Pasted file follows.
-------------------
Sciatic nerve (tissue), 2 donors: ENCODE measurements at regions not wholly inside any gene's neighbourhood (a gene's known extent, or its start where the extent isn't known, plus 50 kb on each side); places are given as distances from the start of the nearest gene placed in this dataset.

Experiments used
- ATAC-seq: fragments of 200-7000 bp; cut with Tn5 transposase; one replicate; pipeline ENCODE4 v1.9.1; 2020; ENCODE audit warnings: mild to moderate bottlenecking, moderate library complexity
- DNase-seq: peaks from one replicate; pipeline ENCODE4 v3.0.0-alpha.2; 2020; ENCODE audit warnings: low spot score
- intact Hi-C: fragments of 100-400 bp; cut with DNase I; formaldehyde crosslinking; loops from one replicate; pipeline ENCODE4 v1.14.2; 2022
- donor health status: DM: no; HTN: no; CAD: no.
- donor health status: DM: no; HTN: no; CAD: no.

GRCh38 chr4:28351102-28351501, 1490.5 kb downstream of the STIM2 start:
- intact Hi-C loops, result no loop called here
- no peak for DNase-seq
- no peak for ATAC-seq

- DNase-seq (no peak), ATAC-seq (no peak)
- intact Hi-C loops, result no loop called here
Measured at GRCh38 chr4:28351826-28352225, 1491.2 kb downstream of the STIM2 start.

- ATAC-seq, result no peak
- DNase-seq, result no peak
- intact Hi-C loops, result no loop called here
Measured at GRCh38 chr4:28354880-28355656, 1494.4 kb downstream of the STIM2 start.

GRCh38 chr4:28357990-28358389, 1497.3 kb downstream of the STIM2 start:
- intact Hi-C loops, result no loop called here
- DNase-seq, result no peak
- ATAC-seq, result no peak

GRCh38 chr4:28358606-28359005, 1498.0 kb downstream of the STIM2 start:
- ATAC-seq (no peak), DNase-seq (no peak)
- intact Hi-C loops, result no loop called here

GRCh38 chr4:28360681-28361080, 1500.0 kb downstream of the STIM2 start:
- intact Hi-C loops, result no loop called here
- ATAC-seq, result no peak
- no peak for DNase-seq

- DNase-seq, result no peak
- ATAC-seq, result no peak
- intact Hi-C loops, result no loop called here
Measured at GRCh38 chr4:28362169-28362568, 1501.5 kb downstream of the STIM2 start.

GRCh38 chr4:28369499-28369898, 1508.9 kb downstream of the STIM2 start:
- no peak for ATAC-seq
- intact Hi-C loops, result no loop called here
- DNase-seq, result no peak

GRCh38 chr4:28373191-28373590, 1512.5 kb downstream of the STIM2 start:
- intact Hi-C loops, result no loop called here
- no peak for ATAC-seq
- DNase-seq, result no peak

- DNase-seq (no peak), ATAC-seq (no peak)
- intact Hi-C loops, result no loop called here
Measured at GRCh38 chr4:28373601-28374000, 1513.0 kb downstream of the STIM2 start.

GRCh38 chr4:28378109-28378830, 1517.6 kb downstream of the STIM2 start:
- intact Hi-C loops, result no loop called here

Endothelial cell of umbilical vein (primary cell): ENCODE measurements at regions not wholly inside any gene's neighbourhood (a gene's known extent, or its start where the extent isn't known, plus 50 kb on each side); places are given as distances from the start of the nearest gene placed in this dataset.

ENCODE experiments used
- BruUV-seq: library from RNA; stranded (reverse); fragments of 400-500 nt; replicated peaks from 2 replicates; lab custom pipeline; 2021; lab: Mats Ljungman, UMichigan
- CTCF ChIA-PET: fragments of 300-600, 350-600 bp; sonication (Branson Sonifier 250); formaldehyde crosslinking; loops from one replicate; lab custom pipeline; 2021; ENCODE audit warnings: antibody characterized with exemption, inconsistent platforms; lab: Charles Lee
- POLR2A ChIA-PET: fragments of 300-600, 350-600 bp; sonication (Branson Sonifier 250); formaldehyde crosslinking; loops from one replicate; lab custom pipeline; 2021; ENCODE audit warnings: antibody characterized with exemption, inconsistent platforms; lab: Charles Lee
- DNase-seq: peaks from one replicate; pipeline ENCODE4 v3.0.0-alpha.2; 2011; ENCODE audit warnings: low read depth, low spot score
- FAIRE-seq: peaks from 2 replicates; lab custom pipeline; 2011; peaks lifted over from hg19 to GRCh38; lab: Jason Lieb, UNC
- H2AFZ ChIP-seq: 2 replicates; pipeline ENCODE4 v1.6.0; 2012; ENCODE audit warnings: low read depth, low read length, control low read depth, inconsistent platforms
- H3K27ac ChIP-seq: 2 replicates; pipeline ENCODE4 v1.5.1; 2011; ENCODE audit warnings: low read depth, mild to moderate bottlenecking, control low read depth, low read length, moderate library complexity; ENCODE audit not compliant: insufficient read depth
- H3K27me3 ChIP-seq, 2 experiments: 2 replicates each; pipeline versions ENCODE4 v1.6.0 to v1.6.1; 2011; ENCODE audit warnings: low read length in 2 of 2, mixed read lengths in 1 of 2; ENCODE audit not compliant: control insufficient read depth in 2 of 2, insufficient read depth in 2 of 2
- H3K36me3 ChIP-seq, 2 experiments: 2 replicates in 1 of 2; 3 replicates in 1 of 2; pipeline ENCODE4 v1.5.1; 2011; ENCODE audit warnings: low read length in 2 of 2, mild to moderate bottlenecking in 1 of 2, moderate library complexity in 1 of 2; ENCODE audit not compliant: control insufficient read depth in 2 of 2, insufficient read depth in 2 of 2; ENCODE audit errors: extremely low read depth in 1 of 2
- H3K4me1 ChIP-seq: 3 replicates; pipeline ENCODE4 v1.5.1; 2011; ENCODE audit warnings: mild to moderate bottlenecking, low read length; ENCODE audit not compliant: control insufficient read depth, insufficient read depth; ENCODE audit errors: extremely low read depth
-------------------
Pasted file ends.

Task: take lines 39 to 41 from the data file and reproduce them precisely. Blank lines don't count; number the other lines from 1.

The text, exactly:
- intact Hi-C loops, result no loop called here
- no peak for ATAC-seq
- DNase-seq, result no peak